C. Warren Axelrod

Black Swans … or Oil Victims?

There is an article in The New York Times Magazine of June 6, 2010 by David Leonhardt with the title “Underestimating Risk: What the oil spill and the financial crisis have in common.” It is in a section called “The Way We Live Now,” and next to the section heading there is a drawing of a black swan. The author or editor wanted to illustrate the black breed of swan, which originated in Australia and was made famous in Nassim Nicholas Taleb’s book of the same name (although Leonhardt doesn’t credit Taleb with originating the phrase’s application to low-probability, high-cost events … perhaps because it is now mainstream). Fellow columnist Sam DeKay tells me he is now reading Taleb’s book, so my recommendation is clearly meeting with some success. But I couldn’t help thinking, having seen so many heart-wrenching photographs of dead and dying seabirds covered in black oil, that perhaps a really tragic version of a black swan is a white swan, covered in oil.

Leonhard draws a parallel between the oil spill and the financial crisis in terms of faulty risk assessment and unanticipated catastrophic events. He also describes how limiting the liability of oil companies to $75 million creates a moral hazard situation where oil company decision makers are prepared to increase their risk knowing that their downside is limited, much as financial executives took on greater risks when they were effectively indemnified against losses.

What about cybersecurity? Are cyber decision makers avoiding meaningful risk-reduction efforts because, if a cybergeddon were to occur, they would not be held personally responsible for stopping the flow or cleaning up the mess? Is it because no one considers him or herself personally liable or responsible? Would we see another “tragedy of the commons” play out as we are with the oil cleanup in the Gulf of Mexico.

It is expected that government emergency services and national security services would be rushed to help with the consequences of a cyber attack or the accidental taking down of the Internet. These consequences might be the loss of communications, transportation, financial services, health services, and other critical sectors.

For a mind-blowing description of the horrifying consequences of a black-swan electromagnetic pulse (EMP) attack, read William R, Forstchen’s book One Second After, which I referenced in my March 22, 2010 Bloginfosec column “EMP-athy for Toyota.” For an authoritative analysis of the risks and remedies for EMP and other black swans, see the newly-published (June 2010) 120-page report High-Impact, Low-Frequency Event Risk to the North American Bulk Power System, published by NERC (North American Electric Reliability Corporation, available at www.nerc.com/files/HILF.pdf.  The report lumps together in one section both EMP and GMD (geomagnetic disturbances). GMD are generally natural events (cf. the Icelandic volcano), whereas EMP can be natural or manmade, either accidentally (cf. the Gulf oil spill) or intentionally (such as the detonation of a nuclear test or a terrorist attack). As an example of GMD, a geomagnetic storm took out the Canadian Hydro Quebec system in March 1989 and 6 million people lost power for 9 hours or more. However, the report is low key when it comes to the impact of EMP on control centers’ networks and computer systems, stating on page 108 that:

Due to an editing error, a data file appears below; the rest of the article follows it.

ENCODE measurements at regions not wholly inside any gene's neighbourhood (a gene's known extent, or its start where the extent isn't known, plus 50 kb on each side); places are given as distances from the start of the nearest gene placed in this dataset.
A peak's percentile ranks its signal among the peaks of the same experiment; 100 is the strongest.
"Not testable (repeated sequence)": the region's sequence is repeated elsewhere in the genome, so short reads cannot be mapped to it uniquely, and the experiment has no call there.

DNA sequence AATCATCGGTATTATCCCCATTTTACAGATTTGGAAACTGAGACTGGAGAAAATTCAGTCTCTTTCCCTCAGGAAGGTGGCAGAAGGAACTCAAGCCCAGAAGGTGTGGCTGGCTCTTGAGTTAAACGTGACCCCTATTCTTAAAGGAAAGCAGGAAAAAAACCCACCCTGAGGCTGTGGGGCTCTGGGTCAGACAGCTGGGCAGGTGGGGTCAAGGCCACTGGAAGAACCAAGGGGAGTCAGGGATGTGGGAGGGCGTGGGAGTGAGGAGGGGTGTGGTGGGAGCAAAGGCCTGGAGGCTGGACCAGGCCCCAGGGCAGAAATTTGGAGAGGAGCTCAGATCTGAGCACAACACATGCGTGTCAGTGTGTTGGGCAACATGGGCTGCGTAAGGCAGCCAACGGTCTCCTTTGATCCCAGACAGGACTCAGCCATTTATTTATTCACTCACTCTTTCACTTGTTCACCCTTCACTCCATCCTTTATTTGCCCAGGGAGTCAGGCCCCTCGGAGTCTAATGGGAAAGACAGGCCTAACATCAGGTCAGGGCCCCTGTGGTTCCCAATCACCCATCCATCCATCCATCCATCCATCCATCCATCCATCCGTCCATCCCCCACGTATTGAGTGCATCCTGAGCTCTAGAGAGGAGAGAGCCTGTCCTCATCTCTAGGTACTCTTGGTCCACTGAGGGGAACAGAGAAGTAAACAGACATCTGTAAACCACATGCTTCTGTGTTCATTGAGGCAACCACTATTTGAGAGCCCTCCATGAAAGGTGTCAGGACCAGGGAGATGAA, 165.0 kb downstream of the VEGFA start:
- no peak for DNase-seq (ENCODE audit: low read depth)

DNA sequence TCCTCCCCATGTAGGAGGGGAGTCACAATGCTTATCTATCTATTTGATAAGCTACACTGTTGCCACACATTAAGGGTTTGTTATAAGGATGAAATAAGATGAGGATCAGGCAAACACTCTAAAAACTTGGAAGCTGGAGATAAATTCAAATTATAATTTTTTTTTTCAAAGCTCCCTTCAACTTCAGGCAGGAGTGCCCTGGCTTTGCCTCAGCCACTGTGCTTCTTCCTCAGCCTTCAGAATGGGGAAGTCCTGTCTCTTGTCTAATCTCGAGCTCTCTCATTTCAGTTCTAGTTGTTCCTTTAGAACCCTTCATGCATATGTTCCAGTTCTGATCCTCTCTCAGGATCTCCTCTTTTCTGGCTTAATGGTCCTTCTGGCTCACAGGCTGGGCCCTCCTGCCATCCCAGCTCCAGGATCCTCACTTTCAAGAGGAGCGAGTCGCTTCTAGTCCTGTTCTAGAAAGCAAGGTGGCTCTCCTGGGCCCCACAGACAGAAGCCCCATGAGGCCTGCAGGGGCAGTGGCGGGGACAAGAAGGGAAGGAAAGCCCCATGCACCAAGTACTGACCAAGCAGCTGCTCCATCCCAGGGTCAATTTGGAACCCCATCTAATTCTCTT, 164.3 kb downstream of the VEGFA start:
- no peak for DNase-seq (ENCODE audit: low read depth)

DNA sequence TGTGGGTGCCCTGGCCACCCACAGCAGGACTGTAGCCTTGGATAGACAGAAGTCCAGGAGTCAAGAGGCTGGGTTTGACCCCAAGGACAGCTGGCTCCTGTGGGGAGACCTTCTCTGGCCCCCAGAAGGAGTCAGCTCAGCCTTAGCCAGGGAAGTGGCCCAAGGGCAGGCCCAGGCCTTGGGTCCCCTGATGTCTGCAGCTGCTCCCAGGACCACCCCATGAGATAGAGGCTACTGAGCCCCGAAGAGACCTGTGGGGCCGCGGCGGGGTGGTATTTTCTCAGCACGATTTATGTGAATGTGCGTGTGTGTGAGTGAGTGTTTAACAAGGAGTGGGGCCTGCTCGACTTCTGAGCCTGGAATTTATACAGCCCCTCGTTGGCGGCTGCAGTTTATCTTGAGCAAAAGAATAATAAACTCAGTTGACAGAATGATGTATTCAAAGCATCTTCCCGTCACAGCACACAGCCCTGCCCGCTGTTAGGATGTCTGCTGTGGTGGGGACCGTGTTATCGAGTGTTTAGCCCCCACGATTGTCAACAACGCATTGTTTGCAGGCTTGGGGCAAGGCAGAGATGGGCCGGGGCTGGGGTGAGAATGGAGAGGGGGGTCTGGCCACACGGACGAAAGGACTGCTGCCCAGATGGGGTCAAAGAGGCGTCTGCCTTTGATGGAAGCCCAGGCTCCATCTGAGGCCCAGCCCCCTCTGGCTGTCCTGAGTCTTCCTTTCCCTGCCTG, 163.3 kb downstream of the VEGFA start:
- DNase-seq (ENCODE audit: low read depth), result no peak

“… a program of measurement of shielding effectiveness should be done … the geometry of cables with power and communications entering the facilities should be analyzed. After this information is obtained, assessments of the vulnerability and need for hardening will be completed.”

The above are “shoulds,” not “musts,” indicating that the authors believe that the probability of a major EMP is very small.

While many, including NERC, think that a particular large-scale EMP attack is not likely, some of the resulting consequences, such as those described in Forstchen’s book, could be the result of any of a number of causes, including a large-scale Internet collapse. What is clear is that our catastrophic contingency plans are woefully inadequate, in large part because cyber risks are not properly quantified and assigned, as well as being downplayed by authorities. The government agencies, which might be called upon to resolve a catastrophic cyber disaster do not appear to have either the expertise or the tools to control a massive attack that overwhelms our in-place cyber blowout protectors, which have not been tested under extreme conditions, not previously experienced (sound familiar?). Those in the private sector, such as the big telecommunications companies, which might have the resources, do not see securing the Internet as their responsibility. And the private sector will not become accountable until government insists that they do so, and Congress puts teeth into such insistence.

One Comment

  1. Alex Jun 29, 2010 at 10:29 am | Permalink

    Nassim Taleb is the Glenn Beck of economics.

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